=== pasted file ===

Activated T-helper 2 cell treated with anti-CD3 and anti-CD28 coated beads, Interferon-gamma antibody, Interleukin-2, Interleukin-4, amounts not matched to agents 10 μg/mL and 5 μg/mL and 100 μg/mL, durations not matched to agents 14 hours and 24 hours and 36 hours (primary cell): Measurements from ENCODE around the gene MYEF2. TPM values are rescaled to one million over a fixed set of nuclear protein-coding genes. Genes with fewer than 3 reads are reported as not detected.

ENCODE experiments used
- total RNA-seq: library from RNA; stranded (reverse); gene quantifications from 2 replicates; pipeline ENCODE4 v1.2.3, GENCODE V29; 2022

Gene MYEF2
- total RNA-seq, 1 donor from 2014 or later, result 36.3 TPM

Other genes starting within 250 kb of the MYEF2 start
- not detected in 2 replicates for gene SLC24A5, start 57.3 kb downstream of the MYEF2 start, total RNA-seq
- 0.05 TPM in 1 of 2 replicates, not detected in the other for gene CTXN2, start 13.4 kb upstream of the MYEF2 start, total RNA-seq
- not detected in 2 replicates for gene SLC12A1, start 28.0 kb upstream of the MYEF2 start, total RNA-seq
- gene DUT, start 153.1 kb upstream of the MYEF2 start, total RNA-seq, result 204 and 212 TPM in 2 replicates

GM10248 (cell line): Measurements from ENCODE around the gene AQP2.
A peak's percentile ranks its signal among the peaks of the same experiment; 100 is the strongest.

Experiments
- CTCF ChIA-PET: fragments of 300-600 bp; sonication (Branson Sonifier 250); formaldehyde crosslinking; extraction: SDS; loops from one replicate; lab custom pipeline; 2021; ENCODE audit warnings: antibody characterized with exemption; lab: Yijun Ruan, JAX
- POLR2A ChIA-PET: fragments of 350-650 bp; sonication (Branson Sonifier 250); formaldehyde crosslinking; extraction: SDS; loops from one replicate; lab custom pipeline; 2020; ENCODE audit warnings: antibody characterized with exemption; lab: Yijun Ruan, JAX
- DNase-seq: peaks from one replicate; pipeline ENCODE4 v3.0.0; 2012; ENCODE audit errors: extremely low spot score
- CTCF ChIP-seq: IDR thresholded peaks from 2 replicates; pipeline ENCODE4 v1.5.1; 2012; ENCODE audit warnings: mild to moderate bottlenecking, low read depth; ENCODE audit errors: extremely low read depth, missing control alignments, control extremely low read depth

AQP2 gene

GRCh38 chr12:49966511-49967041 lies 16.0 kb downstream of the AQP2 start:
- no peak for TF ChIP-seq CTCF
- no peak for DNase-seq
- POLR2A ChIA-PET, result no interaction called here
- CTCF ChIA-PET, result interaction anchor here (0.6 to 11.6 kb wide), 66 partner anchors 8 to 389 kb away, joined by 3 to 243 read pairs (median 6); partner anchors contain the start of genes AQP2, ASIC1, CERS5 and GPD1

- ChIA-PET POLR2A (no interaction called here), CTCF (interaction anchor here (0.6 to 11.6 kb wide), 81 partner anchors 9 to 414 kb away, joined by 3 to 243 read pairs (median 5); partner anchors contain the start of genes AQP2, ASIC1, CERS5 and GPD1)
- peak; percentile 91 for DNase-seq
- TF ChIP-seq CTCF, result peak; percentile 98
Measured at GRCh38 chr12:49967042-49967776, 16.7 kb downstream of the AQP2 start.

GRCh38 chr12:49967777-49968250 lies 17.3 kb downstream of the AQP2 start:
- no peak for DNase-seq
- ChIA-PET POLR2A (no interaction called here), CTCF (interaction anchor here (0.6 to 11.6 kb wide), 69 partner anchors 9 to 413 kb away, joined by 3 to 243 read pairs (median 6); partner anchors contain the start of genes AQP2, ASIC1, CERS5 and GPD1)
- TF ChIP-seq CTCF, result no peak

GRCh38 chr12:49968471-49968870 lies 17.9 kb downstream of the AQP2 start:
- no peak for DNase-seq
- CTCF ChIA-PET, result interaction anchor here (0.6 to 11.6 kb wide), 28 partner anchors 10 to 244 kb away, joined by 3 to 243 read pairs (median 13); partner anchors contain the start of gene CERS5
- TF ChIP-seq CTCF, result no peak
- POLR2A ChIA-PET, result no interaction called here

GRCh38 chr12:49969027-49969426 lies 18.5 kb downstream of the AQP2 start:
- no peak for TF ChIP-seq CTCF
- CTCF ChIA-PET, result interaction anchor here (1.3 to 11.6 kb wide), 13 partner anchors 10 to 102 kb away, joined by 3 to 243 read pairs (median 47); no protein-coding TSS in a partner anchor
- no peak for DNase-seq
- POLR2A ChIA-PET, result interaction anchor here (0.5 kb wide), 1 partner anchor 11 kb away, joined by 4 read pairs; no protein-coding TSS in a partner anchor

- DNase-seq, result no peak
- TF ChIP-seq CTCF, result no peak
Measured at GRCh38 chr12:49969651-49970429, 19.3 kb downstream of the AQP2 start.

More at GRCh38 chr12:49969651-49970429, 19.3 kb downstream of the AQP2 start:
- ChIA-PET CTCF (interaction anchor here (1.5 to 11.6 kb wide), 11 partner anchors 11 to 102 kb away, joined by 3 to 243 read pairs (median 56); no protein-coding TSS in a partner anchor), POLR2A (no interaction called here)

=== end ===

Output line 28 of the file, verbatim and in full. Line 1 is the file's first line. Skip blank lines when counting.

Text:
GRCh38 chr12:49967777-49968250 lies 17.3 kb downstream of the AQP2 start: